This sermon is based on Romans 12:17-21.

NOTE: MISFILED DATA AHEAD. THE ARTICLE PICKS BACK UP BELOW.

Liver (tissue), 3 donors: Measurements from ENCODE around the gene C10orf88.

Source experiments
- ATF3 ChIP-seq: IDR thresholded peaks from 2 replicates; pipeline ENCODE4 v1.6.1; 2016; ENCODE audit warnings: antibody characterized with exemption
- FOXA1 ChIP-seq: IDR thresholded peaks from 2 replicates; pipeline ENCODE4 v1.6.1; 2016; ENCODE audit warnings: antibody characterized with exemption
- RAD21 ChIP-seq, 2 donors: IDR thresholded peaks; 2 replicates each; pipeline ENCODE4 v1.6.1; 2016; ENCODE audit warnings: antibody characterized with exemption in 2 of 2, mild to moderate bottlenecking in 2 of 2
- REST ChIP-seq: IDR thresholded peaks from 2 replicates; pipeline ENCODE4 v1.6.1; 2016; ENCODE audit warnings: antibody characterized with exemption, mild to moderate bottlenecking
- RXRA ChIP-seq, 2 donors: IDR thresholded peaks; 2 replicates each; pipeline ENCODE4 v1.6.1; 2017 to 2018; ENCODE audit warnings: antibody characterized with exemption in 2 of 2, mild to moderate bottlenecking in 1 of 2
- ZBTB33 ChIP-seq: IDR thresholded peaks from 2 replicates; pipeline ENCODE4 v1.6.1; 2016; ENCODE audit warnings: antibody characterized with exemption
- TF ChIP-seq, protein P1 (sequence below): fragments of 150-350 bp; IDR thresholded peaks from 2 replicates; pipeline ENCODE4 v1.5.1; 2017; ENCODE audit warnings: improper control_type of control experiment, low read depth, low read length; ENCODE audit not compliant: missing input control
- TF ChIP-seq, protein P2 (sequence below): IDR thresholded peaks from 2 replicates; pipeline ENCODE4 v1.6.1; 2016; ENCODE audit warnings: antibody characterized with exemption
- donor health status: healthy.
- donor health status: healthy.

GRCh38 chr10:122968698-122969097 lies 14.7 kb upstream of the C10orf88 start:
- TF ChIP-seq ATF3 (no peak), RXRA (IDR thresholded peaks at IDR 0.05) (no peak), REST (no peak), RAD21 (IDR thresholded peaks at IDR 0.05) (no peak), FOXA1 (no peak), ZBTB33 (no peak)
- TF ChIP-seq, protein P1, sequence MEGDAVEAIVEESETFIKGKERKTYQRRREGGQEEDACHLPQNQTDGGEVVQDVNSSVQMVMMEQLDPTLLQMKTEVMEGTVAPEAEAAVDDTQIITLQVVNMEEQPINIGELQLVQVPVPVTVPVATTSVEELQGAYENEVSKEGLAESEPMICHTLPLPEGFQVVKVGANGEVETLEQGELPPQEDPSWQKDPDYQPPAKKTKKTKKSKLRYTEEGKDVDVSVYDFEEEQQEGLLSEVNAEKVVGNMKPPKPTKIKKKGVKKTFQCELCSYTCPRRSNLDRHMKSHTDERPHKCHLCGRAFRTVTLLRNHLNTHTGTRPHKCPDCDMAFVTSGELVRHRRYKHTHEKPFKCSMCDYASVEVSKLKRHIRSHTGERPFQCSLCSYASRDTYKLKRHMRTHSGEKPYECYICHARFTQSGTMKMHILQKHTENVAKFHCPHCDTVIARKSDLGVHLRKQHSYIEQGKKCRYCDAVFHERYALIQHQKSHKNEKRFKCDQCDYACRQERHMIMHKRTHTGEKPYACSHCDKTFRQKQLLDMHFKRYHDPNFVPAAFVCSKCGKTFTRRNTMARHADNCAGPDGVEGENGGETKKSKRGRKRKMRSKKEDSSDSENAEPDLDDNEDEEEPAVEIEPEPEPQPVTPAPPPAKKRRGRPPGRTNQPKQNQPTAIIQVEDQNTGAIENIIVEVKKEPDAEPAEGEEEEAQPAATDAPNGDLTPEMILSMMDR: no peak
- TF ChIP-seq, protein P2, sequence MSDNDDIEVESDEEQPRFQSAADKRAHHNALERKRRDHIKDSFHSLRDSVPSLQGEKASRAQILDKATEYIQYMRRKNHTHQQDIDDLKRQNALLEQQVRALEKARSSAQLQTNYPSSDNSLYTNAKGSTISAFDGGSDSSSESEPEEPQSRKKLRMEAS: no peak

Yogi Berra once famously said: “In theory there is no difference between theory and practice. In practice there is.” I think we would agree. We all love the idea of loving others. After all, love is the definitive distinctive of a disciple of Jesus; and it’s our most memorable mandate, our most important imperative, and our most dynamic and decisive decree. That’s why it is called the Greatest Commandment. So, there you have it. In theory we love it! But then there’s practice. And loving everyone, everywhere and all the time just doesn’t seem all that practical. Now, don’t get me wrong. We love it as an idea, and we love to love people who love us and who are lovable, but some people just don’t fit that description (maybe because we don’t know them or maybe because we’ve known them for years!). And yet, the entire New Testament seems to stress this as our main practice: love God and love your neighbor as yourself. Everyone is talking about it–Paul, Peter, John, whoever wrote Hebrews, James–everybody! Love: it’s great in theory, hard in practice, but essential in both. Join us for this new series on love (not the romantic kind, but the real kind!) as we look at how we are to love God, our neighbors, the stranger, one another and many others. In theory, it should be a very practical, helpful and beneficial study. But remember what Yogi Berra also said: “If you don’t know where you are going, you will end up somewhere else.” Don’t let that happen to you. Don’t miss the love. Instead, join us for this series which we have titled:“The Everyone, Everywhere and All the Time Mandate.”